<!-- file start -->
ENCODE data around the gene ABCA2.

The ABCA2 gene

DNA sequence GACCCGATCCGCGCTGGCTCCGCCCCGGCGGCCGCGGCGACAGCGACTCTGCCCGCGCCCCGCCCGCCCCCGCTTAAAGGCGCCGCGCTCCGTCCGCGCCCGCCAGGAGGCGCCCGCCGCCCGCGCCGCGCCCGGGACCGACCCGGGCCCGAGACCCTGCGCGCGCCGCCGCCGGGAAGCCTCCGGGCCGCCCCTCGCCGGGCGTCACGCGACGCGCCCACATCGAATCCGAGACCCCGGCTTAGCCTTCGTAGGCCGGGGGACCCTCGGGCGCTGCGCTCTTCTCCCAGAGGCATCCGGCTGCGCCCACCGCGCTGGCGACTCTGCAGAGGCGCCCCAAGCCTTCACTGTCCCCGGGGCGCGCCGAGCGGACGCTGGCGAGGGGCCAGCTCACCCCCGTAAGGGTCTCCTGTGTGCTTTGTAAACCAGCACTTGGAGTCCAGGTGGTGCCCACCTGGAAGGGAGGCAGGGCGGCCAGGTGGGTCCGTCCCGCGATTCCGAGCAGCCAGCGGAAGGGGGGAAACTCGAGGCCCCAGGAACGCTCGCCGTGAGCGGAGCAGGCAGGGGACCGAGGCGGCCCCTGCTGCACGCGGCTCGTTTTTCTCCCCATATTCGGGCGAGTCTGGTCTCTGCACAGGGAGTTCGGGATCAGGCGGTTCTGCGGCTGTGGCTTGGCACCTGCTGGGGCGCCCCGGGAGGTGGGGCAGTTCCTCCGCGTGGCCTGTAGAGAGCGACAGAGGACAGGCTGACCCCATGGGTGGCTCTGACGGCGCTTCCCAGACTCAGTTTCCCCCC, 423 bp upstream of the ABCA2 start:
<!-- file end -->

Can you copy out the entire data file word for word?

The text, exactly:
ENCODE data around the gene ABCA2.

The ABCA2 gene

DNA sequence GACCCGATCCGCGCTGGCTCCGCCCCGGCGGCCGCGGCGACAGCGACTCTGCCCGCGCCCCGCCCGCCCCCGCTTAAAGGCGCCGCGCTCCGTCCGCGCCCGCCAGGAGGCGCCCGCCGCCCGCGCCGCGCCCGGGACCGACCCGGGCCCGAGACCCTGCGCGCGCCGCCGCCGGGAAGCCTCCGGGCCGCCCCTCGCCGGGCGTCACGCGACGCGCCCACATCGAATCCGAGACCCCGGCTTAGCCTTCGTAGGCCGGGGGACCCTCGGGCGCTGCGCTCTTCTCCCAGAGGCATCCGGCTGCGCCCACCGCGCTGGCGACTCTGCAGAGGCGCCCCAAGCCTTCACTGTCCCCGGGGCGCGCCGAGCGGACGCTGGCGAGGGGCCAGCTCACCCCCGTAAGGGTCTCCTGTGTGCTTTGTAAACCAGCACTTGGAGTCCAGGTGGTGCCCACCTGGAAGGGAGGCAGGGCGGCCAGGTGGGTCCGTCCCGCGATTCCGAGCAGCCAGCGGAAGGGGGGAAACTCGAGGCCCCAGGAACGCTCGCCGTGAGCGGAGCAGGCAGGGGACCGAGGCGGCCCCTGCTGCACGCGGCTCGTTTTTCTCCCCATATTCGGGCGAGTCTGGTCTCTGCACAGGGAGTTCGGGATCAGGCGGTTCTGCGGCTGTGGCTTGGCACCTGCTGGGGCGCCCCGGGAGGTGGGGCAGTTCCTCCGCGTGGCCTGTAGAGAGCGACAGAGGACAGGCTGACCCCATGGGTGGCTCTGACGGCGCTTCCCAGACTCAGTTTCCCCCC, 423 bp upstream of the ABCA2 start: